Katherine Chew – University of Minnesota The goal of the Scholarly Communication Collaborative is to give librarians the tools they need to help faculty and students regain control of both their intellectual property and of the scholarly communication system. Katherine Chew is the Associate Director for Research, Collections and Access Services for the Health Sciences Libraries at the University of Minnesota. She was one of the original members of the Scholarly Communications Collaborative when it was first formed back in late 2006 and was made a co-chair in August 2010. Within the Collaborative, her main responsibility (besides co-chairing) is Alternative Publishing/Open Access and has participated in numerous Scholarly Communications symposiums and workshops.
The Legislative Website: How to Find Bills, Laws, and Other Helpful Resources
Julie Dinger – Legislative Reference Library If you have ever had a patron ask you about that bill or law they read about in the paper or heard about on the news, you know it can be tricky to help them find what they're looking for. This session will show you where to go and how to search for bills and laws, as well as give an overview of the many other resources on the legislative website that can be so helpful to librarians and citizens alike.
Information Literacy for First Year Students and Beyond
Larry Schwartz – Minnesota State University Moorhead & Amy Soma—Concordia College Explore some strategies for getting the most bang out of your one shot opportunities, launching first year students into the world of academic research, helping professors incorporate information literacy outcomes into their courses without giving up class time for additional library instruction, and embedding information literacy into the curriculum of appropriate disciplines. The presenters will share ideas that proved successful at their respective institutions and provide templates you can modify to implement these strategies at your institutions. Time will be allotted for a group discussion regarding how to revitalize library instruction sessions that have lost their zest, so attendees should come prepared to share their ideas, successes and failures.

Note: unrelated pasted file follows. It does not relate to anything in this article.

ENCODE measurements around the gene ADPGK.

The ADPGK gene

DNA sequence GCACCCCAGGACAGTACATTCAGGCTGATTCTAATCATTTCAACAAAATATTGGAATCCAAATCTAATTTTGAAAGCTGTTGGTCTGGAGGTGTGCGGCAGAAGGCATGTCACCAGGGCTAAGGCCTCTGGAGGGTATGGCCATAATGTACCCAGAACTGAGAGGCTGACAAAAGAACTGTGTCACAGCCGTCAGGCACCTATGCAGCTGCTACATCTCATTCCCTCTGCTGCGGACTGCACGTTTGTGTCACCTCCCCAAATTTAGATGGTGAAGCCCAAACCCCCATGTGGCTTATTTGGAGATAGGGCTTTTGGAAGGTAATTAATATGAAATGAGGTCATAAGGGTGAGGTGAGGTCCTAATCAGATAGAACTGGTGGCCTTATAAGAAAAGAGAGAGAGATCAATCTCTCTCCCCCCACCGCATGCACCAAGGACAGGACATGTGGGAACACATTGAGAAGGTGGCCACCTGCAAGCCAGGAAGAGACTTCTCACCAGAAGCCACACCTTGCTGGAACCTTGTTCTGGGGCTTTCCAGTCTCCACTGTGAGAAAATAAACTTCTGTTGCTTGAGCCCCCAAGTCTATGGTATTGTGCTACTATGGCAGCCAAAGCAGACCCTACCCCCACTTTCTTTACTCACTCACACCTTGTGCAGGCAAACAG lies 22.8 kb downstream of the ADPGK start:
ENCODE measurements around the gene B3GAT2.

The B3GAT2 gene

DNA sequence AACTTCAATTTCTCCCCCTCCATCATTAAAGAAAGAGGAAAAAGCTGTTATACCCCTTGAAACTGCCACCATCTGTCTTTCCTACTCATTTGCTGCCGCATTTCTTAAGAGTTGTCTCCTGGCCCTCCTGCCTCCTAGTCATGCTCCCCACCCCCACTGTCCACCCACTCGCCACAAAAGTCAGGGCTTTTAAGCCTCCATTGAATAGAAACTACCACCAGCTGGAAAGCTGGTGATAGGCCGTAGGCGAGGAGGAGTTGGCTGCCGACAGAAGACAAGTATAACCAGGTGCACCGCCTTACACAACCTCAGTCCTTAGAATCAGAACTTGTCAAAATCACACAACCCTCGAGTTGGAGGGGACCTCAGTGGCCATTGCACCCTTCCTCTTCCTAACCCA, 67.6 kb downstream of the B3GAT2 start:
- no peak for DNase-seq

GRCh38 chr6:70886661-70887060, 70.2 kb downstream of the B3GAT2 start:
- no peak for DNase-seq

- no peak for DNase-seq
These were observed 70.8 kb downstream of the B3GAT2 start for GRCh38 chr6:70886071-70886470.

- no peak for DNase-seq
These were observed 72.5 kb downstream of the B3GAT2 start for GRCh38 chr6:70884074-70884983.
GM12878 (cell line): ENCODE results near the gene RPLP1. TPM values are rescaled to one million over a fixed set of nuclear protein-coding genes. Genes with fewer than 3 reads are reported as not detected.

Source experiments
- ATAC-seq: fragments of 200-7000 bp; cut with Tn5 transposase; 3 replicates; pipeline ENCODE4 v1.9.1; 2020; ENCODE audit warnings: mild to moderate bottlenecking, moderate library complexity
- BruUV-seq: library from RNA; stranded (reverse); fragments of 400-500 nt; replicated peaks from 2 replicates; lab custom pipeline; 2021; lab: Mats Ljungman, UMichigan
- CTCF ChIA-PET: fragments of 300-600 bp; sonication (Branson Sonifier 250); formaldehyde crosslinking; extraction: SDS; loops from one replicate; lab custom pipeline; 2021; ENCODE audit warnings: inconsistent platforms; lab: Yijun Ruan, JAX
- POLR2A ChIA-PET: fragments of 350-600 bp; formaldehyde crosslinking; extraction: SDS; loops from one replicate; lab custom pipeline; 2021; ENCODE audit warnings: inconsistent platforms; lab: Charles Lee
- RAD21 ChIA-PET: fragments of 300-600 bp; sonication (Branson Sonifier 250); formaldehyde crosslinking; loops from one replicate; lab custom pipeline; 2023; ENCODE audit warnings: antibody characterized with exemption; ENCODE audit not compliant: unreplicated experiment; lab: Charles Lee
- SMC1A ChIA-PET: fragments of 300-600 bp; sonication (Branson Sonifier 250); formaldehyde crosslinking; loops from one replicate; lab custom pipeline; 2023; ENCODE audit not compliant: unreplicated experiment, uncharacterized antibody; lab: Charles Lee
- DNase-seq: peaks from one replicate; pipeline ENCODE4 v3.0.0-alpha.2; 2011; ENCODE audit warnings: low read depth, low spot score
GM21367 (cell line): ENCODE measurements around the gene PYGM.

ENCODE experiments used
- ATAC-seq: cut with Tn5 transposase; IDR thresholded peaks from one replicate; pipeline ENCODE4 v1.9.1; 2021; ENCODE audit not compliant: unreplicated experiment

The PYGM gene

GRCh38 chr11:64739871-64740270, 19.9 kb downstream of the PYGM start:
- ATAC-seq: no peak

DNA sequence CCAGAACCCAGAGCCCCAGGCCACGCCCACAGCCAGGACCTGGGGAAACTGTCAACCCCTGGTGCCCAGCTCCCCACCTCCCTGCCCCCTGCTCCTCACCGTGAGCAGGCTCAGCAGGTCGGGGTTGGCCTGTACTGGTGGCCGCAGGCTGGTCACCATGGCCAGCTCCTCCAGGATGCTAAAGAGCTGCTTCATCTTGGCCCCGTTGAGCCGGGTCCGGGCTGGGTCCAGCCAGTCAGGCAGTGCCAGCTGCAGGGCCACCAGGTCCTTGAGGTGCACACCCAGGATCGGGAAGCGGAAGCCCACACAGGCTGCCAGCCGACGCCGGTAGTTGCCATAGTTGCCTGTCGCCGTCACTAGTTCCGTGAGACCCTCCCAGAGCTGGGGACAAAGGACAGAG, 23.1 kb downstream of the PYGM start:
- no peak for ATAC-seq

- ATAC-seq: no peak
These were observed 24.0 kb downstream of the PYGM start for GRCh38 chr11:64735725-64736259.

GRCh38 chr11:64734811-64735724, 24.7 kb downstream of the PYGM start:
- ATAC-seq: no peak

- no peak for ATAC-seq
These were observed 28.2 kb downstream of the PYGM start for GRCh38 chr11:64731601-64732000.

Perry Madden – PALS Students are coming to college with the ability to connect to the web with a variety of mobile devices. Not all library services are a good fit for the smaller screen. We will discuss strategies and techniques for creating library services that are optimized for modern mobile web platforms.
Staffing Models for Reference
Roundtable discussion on how staffing Reference happens in libraries of different sizes. How does the current and possible future fiscal situation (or, in some cases, reality) of reduced staffing affect our libraries? At what point should students sit at reference desks and for what purpose? Does their presence, if implemented, further diminish the perception of the status of the professional and degreed librarian? Has the point been reached where this question is moot?
Dinkins, D., & Ryan, S. M. (2010). Measuring referrals: The use of paraprofessionals at the reference desk. The Journal of Academic Librarianship, 36(4), 279-286.
Senior, H. E. K. (2010). Student workers at the reference desk. OLA Quarterly, 16(2), 5-6.
Discussion and demonstration of Summon, Serials Solutions web-scale discovery service. Discover the benefits, pitfalls, and challenges of bringing this integrated search tool into production at Normandale Community College.